A mock-studio area presents a highly aestheticized version of the screen-printing process at the root of much of House’s product design.

A Type of Learning was organized by Marc Greuther, a curator of Industry & Design and the senior director of Historical Resources at the Henry Ford. Greuther discovered House Industries upon learning about the font they developed for the Eames Office — a clean and minimal type, as one would expect in the service of those legends of modernism and classic simplicity. From there, he developed a long relationship with Cruz and the rest of House, culminating in the exhibition and the launch of a book that catalogs House’s diffuse reach within the design sphere.

House33 storefront showcases the custom clothing line developed by House in collaboration with London designer and stylist Simon “Barnzley” Armitage in 2005.

Though the show’s punny title, “A Type of Learning,” suggests information design, the exhibition really hinges on drawing some straight-line associations between the House crew’s points of inspiration, demonstrating the “fans first” attitude that has shaped all their aesthetics.

“What I think we’re trying to do … is show the stuff that influenced us, that turned us on to design, form, color — just that aesthetic experience that you just don’t want to lose,” said Cruz. The exhibition begins with the pop culture artifacts of great significance to the House crew, including a Misfits poster, an Evel Kenevil jumpsuit, an old-school LEGO set, and a Tom Servo puppet from Mystery Science Theater 3000. One section chronicles Cruz’s eye for hot rod cars, showing a progression from the classic hot rod that was his father’s passion project and point of inspiration for Cruz as a young man, to Ed “Big Daddy” Roth’s futuristic Mysterion show from the Henry Ford collection; in 1997 Cruz began a collaboration with Roth to develop a specialized font for the Rat Fink brand. One of House’s latest automobile projects is the font and custom paint job on the dash display of a 2017 Ford GT supercar. It’s a literal object lesson in Cruz’s evolution from being a fan of pop culture to being a part of it.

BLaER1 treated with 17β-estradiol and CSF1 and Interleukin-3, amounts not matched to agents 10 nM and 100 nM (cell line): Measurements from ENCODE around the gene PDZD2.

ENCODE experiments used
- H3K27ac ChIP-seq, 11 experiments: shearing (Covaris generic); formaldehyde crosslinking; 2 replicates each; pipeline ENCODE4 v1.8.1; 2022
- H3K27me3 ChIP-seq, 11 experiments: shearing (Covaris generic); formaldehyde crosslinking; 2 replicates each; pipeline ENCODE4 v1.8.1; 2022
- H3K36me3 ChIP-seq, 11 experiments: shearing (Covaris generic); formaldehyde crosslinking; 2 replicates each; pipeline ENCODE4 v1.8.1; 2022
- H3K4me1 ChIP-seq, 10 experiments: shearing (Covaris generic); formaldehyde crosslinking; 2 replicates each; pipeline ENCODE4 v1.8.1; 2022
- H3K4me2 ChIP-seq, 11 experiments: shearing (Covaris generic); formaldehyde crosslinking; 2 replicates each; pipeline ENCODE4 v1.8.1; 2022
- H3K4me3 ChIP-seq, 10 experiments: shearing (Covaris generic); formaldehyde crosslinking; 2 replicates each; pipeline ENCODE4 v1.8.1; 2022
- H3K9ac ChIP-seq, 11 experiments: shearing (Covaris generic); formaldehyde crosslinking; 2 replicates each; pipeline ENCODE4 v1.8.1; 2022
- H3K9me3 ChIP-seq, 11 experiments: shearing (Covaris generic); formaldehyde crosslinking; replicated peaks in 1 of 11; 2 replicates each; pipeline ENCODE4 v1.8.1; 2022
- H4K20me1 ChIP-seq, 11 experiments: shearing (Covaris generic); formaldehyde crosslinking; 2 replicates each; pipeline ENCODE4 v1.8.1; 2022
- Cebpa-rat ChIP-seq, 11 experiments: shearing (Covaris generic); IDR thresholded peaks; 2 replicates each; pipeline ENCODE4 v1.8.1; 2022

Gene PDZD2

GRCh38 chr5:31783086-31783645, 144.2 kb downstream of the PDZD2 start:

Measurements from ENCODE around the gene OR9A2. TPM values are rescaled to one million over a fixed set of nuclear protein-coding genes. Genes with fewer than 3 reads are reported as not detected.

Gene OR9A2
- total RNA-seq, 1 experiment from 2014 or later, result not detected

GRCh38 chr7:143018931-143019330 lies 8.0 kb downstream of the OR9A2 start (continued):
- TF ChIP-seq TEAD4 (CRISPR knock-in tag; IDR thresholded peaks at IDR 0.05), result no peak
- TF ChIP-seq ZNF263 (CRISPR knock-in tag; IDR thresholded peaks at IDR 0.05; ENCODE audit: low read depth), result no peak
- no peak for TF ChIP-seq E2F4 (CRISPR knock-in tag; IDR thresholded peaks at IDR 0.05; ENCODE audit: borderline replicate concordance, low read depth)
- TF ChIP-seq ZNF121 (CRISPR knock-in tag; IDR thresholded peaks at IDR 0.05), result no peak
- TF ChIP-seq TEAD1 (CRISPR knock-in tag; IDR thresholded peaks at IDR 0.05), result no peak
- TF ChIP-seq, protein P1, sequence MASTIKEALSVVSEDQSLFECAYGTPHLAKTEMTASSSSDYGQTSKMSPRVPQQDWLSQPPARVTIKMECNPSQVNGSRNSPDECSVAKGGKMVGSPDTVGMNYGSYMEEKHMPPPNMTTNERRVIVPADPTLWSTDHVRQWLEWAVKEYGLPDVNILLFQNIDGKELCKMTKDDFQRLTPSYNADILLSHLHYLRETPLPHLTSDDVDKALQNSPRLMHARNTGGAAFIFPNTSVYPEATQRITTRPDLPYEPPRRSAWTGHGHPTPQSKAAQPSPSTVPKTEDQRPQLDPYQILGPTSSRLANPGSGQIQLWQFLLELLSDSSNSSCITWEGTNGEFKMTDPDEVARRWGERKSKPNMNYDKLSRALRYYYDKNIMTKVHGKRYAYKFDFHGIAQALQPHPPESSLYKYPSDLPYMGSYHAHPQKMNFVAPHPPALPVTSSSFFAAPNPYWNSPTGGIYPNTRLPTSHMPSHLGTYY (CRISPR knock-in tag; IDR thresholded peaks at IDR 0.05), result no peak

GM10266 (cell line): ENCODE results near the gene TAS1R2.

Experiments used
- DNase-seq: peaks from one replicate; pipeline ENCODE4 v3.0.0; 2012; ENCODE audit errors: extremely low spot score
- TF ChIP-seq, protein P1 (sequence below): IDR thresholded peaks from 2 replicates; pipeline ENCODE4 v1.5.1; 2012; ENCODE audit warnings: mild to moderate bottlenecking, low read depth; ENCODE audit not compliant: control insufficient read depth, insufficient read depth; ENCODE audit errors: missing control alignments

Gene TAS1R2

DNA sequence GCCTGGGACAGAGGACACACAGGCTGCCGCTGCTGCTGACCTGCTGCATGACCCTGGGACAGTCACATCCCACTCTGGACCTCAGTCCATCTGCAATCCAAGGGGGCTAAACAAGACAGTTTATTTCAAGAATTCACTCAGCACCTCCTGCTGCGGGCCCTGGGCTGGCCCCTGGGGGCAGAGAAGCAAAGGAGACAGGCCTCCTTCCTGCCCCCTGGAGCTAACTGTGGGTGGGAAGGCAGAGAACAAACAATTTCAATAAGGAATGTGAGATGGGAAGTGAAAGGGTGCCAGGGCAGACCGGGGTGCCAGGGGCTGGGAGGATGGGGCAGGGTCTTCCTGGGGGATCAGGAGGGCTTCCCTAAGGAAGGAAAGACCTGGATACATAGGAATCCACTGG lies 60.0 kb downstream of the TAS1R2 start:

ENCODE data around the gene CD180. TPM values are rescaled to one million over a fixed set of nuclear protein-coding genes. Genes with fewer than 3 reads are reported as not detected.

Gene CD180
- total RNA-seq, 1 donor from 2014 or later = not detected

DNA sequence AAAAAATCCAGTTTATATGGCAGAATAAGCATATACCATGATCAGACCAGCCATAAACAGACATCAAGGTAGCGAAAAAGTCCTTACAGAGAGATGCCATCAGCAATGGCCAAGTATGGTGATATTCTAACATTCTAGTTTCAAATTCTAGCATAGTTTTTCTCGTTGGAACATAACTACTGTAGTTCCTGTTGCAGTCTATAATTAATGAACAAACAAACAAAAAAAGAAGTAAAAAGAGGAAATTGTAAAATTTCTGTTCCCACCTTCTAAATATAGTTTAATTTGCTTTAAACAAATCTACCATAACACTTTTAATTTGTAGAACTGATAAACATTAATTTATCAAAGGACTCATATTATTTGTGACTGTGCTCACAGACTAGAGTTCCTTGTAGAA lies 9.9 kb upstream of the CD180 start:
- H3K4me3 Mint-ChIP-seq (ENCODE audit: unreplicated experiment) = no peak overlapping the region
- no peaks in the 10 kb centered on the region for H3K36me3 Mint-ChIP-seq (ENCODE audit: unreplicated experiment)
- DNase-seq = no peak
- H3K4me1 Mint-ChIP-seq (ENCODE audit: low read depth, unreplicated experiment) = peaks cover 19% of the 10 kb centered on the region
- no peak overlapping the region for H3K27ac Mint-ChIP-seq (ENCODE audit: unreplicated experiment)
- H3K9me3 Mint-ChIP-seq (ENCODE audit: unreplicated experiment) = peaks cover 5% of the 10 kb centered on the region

A picture of Ed Roth and Andy Cruz, in the Rat Fink display.

House’s story conveys a sense of the invisible reach of design — not only as a vehicle for information and aesthetics, but as a kind of legacy. Design has the capacity to imprint and inspire designers to carry it forward, maintaining the relevance of fonts and their power to carry messages, just like students of philosophy learn and interpret the ideas of their teachers. House manages to establish aesthetic ownership of a hefty slice of popular culture and a reputation for clearly delineated vision, even when they are completely transparent about their influences — a neat trick in a scene where there is no greater crime than hollow derivation.

“You’re trying to communicate with people,” said Dodde, “and people know when you aren’t communicating with them in an honest way.”

“Learn from what you Like,” the watchword of the House Industries’ approach

House Industries: A Type of Learning continues at the Henry Ford (20900 Oakwood Boulevard, Dearborn, Mich.) through September 4.